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The Lilith Blog 1 of 2

January 7, 2020 by

How Women Can Get Over Our Fear of Asking for Money

“People will go to jail for things they believe in, but they’re often afraid to ask someone for money,” Marjorie Fine says. This is why she travels the country, teaching grassroots, social justice activists the ins-and-outs of raising money from both foundations and individual donors. For women in particular, asking for money and raising it can provide unique challenges, making Fine’s expertise particularly useful.

Fine learned her craft as a development staffer at a host of organizations: The National Council of Jewish Women, The North Star Fund, the Unitarian Universalist Veatch Program at Shelter Rock, The Center for Community Change, and the now-defunct Reproductive Rights National Network.

Marjorie Headshop by KevinShe spoke to Lilith’s Eleanor J. Bader about her work, her passion for progressive activism, and the lessons she’s learned about asking for money. The mid-November conversation took place in Fine’s tchotchke-and-art-filled apartment in Central Brooklyn.

Eleanor J. Bader: With initial training in social work, how did you get into fundraising?

Marjorie Fine: At the Hunter College School of Social Work, my concentration was Community Organizing and Planning. In one of my first jobs after graduating, we were fundraising and it occurred to me that many of the things I’d learned as an organizer applied to raising money. Both are about relationship building and, like organizing campaigns, everyone can be part of a fundraising effort. 

Basically, I realized that you have to ask for what you want and know how to ask.  You want to make a donor feel compelled to give by asking them to do this, not just hoping they’ll do so. I find that people are often honored to be asked to do something concrete. 

These lessons started to germinate for me when I worked as Coordinator of the Reproductive Rights National Network. I was there from 1980 until 1983 or 1984. I then got a job at the National Council of Jewish Women. NCJW was fundamental in teaching me about fundraising. While there, I became skilled as a trainer and learned how to create an outline of what I wanted to cover. My title was Fundraising Coordinator and a lot of what I did involved putting together plans that other women could deliver, that volunteers could run with.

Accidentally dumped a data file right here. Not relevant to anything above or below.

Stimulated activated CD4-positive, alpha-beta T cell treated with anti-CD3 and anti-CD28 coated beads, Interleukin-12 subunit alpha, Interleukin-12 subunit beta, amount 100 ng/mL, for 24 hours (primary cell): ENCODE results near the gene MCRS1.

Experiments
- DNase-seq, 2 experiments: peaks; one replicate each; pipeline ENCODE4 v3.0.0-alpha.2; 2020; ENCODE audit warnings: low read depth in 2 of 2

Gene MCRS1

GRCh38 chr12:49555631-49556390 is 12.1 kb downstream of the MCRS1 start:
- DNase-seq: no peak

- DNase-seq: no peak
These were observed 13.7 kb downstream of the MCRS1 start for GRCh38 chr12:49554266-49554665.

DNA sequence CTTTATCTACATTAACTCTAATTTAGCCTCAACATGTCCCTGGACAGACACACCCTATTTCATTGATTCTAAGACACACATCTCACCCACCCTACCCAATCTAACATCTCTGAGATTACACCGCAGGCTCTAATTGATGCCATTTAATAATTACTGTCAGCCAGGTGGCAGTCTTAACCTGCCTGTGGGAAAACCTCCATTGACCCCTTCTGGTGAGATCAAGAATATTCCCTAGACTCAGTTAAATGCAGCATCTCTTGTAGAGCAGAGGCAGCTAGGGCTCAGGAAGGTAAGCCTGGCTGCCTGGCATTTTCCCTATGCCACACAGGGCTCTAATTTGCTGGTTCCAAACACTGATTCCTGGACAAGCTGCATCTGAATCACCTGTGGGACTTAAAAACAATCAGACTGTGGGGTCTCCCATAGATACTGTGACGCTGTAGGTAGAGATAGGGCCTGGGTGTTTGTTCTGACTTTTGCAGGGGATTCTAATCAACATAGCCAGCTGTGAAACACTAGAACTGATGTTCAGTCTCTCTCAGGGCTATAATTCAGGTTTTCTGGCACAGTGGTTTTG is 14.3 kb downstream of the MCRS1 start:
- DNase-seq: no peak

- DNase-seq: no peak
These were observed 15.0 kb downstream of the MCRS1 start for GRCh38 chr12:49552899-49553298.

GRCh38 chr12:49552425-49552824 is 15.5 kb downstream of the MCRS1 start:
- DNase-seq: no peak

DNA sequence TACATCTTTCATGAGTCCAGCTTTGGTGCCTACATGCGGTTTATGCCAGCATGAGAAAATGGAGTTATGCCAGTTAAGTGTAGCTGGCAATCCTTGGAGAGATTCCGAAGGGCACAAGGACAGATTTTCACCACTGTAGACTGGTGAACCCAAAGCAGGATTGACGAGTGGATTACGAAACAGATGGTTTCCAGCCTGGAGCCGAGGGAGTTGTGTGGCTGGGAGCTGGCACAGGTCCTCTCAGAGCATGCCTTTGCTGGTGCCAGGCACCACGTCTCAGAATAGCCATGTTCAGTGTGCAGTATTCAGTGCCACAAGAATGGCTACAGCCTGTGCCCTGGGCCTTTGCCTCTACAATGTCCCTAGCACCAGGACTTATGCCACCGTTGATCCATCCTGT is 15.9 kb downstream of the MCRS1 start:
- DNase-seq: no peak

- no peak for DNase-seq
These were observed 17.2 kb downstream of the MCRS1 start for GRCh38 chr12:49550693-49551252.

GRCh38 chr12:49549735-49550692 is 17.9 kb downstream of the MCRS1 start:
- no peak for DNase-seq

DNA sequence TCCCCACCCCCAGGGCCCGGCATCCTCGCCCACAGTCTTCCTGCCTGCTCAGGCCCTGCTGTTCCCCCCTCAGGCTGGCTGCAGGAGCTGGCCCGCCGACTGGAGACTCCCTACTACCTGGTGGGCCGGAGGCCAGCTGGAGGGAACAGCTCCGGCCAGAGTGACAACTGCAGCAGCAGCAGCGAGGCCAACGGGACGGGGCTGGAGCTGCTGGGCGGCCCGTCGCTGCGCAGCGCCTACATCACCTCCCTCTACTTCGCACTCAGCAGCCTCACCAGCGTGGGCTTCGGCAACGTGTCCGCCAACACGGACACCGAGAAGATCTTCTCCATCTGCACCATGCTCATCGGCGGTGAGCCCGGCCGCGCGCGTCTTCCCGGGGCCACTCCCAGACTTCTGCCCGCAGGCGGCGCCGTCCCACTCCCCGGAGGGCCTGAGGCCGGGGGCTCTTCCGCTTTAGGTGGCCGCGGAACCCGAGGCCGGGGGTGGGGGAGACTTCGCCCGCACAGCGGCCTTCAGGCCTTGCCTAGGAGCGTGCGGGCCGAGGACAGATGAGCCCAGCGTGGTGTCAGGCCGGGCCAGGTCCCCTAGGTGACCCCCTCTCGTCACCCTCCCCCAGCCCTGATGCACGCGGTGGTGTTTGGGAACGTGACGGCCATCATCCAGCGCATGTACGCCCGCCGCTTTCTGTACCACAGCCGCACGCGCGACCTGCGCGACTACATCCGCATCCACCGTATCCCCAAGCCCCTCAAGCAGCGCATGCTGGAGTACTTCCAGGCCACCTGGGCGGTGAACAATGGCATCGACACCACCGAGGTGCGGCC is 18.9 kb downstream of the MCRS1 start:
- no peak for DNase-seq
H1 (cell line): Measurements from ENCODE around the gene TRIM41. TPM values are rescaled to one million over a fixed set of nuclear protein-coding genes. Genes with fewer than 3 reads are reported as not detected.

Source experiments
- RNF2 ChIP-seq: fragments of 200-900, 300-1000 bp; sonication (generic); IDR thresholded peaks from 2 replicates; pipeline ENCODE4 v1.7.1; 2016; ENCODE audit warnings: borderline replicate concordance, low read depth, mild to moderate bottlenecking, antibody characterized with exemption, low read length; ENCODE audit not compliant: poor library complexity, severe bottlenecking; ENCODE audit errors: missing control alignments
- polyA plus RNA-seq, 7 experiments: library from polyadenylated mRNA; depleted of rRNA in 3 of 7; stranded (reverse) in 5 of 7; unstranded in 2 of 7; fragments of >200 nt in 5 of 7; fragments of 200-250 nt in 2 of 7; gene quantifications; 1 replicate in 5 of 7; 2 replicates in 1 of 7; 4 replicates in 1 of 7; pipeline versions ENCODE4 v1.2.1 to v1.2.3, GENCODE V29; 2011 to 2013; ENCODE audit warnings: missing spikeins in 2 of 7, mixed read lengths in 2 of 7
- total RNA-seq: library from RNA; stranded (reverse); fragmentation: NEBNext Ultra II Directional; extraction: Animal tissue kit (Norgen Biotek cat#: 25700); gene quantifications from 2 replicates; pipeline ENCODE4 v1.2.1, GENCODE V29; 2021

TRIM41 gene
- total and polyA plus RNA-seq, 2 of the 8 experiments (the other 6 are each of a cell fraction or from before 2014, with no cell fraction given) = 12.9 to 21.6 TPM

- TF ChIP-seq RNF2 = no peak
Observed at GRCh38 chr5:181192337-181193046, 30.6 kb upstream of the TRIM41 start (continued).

In addition, while in this position, I visited many NCJW sections—this is what they call their chapters—and learned what it took to run a successful thrift store. When I visited them, we would talk about raising money and being  profitable enough to fund the organization’s work.  =But my trainings did more than this: They also touched on racism and classism since most of the shops were in low-income areas, far from where many of the volunteers lived.

EJB: What was the key lesson you wanted the volunteers to walk away with?

MF: I helped people feel good about fundraising; I still do this!  I emphasized that it’s okay to ask for money. A seminal lesson is that every organization needs money to exist and while few people start out eager to do this work, it is essential and valuable, especially for groups promoting social justice. And, research has shown that when people give financially, they feel great.

EJB: Tell me about your time at the North Star Fund.

MF: North Star is a progressive New York City community foundation that gives grants to progressive groups throughout the City and in the Hudson Valley. It was started by 1960s-era social justice activists who had access to family money – Anne Hess, Liz Hirsch, Monica Melamed and others—who wanted to use their wealth to promote systemic change to benefit people of color, the poor and disenfranchised, LGBTQ folks, and women. I started out as a member of the Community Funding Board, which unlike traditional philanthropy, had activists from around the city research the groups applying for grants and together decide who was going to get a grant. I was eventually hired by North Star, first as Development Director and later as Executive Director.

EJB: You next went to the Unitarian Universalist Veatch Program at Shelter Rock, yes?

MF: Yes. I was there for 12 years, until 2005, as Executive Director. We funded throughout the US. Everyone at Veatch cared about capacity building, that is, we were not only funding work on issues, but we were funding organizations and progressive movements. Our goal was to make each group as strong as possible. We came to this because we’d seen organizations fall apart or fold after a grant they’d relied on disappeared and we wanted to make sure that this did not continue to happen. This meant encouraging  our grantees to ask individuals for money, alongside writing grant proposals. 

EJB: Is there a budgetary formula that you think organizations should strive for?